Bonn: German Development Institute / Deutsches Institut für Entwicklungspolitik (DIE)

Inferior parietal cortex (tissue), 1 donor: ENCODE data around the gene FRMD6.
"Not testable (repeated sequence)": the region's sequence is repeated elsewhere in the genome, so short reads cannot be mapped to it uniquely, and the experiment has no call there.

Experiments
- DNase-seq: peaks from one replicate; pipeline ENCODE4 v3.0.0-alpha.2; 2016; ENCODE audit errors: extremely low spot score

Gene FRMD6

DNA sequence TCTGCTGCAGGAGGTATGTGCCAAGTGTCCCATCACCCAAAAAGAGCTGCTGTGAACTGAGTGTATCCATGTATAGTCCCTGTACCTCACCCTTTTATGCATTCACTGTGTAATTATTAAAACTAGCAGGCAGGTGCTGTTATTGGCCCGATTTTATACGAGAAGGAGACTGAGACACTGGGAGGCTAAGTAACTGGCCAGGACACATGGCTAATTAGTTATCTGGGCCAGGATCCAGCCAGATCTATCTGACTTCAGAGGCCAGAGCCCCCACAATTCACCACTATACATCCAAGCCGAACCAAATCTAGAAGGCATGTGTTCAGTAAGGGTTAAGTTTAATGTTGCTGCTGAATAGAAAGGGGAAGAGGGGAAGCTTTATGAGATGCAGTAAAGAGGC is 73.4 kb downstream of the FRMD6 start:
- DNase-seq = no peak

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This paper aims at estimating the economic vulnerability of developing countries to disruptions in global value chains (GVCs) due to the COVID-19 pandemic. It uses data on trade in value-added for a sample of 12 developing countries in sub-Saharan Africa, Asia and Latin America to assess their dependence on demand and supply from the three main hubs China, Europe, and North America. Using first estimates on COVID-19-induced changes in production and sectoral final demand, we obtain an early projection of the GDP effect during the lockdowns that runs through trade in GVCs. Our estimates reveal that adverse demand-side effects reduce GDP by up to 5.4 per cent, and that collapsing foreign supply is responsible for a drop in GDP of a similar magnitude. Overall, we confirm conjecture that the countries most affected are those highly integrated into GVCs (Southeast Asian countries). We argue, however, that these countries also benefit from a well-diversified portfolio of foreign suppliers, leading to a cushioning of economic downswing from adverse supply-side spillovers, because COVID-19 stroke major hubs at different times during the first wave in early 2020. Moreover, despite expected hazardous home market effects, sub-Saharan Africa’s GDP appears to be comparatively less affected though GVCs due to a lack of intensive supply- and demand-side dependencies.